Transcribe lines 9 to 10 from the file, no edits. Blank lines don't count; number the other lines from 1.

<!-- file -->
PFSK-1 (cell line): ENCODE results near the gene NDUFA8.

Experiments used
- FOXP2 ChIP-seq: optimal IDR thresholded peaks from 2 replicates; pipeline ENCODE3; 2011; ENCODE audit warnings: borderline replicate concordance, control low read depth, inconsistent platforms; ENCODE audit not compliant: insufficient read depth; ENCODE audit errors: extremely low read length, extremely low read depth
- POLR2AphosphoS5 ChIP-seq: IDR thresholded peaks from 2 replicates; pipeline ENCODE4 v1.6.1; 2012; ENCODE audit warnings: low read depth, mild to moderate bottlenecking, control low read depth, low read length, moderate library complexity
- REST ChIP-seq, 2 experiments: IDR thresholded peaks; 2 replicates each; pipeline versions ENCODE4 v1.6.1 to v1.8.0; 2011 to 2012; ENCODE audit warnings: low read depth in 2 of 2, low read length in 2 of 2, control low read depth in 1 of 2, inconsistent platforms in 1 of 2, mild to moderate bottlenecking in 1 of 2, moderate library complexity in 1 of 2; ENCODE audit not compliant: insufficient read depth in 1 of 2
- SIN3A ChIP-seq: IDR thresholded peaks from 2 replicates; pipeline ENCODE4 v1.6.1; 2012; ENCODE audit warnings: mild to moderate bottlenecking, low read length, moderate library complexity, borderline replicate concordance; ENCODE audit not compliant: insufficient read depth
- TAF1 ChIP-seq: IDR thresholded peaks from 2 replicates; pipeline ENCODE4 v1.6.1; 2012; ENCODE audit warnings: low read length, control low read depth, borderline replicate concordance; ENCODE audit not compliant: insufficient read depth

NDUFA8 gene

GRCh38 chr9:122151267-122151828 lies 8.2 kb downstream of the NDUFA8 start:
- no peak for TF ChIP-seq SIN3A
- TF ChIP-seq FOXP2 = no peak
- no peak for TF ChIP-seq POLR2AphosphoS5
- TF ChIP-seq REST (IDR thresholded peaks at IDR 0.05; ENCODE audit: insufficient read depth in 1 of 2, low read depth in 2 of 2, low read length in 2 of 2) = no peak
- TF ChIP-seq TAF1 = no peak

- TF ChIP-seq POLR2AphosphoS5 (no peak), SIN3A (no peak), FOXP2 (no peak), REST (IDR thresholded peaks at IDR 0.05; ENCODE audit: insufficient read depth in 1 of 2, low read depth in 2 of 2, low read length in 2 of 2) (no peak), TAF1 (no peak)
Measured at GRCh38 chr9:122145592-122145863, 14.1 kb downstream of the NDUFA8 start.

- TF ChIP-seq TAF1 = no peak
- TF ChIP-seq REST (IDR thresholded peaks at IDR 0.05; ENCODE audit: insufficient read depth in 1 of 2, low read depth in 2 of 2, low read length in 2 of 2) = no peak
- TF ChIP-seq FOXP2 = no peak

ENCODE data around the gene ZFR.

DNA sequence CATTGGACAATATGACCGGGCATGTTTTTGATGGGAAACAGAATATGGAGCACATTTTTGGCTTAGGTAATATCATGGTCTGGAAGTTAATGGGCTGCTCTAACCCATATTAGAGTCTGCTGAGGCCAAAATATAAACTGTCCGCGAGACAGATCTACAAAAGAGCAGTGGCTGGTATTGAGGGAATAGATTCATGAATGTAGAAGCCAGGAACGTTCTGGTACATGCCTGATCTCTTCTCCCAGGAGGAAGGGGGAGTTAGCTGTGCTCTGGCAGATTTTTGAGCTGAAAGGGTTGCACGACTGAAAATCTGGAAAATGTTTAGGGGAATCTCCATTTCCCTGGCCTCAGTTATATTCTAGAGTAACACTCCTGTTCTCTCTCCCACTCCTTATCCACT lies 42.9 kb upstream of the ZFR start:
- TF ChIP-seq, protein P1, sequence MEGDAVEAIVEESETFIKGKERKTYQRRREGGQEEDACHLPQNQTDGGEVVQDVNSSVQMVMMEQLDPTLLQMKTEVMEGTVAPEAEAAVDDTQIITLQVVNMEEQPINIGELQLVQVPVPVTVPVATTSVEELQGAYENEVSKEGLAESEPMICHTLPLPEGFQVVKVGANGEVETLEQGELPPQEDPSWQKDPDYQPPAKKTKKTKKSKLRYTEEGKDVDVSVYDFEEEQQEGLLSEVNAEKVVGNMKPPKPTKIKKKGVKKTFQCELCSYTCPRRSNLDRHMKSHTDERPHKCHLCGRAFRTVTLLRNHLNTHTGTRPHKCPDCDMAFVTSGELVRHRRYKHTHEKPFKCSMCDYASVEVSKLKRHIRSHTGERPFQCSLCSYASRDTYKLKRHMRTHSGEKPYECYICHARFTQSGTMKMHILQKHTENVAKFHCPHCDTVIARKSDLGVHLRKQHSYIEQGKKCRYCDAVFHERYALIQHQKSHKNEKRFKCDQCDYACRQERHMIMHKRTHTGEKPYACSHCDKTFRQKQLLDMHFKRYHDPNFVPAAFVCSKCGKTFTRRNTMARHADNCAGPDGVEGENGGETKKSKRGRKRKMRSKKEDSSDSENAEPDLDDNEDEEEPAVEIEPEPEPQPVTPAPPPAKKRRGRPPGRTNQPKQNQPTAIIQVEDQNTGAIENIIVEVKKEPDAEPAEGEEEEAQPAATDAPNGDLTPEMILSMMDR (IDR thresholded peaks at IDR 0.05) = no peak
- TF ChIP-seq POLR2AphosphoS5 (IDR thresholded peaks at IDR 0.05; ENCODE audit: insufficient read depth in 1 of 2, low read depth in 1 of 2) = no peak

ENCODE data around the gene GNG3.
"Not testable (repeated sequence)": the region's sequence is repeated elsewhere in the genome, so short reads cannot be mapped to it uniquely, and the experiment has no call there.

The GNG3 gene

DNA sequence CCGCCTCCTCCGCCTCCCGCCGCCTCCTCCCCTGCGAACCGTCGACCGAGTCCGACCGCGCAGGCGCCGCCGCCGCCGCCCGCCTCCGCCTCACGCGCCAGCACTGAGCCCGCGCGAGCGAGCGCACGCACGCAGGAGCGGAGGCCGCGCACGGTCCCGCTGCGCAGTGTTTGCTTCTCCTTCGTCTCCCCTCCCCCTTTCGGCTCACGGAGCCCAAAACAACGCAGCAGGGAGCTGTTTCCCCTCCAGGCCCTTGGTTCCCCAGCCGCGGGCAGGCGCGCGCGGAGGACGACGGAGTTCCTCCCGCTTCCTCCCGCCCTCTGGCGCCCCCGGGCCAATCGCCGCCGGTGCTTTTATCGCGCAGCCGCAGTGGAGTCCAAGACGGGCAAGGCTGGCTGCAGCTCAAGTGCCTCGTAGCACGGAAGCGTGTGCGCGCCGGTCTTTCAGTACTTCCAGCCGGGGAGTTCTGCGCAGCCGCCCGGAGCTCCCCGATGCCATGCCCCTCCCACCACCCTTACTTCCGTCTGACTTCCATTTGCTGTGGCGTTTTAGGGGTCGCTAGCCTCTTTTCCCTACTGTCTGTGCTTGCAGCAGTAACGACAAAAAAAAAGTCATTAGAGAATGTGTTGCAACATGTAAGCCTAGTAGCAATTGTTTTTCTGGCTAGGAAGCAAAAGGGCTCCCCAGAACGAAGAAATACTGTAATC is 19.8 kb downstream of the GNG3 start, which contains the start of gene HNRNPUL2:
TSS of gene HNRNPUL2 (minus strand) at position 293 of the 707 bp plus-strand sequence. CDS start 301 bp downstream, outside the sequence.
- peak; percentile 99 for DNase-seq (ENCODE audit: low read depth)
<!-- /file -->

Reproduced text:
GRCh38 chr9:122151267-122151828 lies 8.2 kb downstream of the NDUFA8 start:
- no peak for TF ChIP-seq SIN3A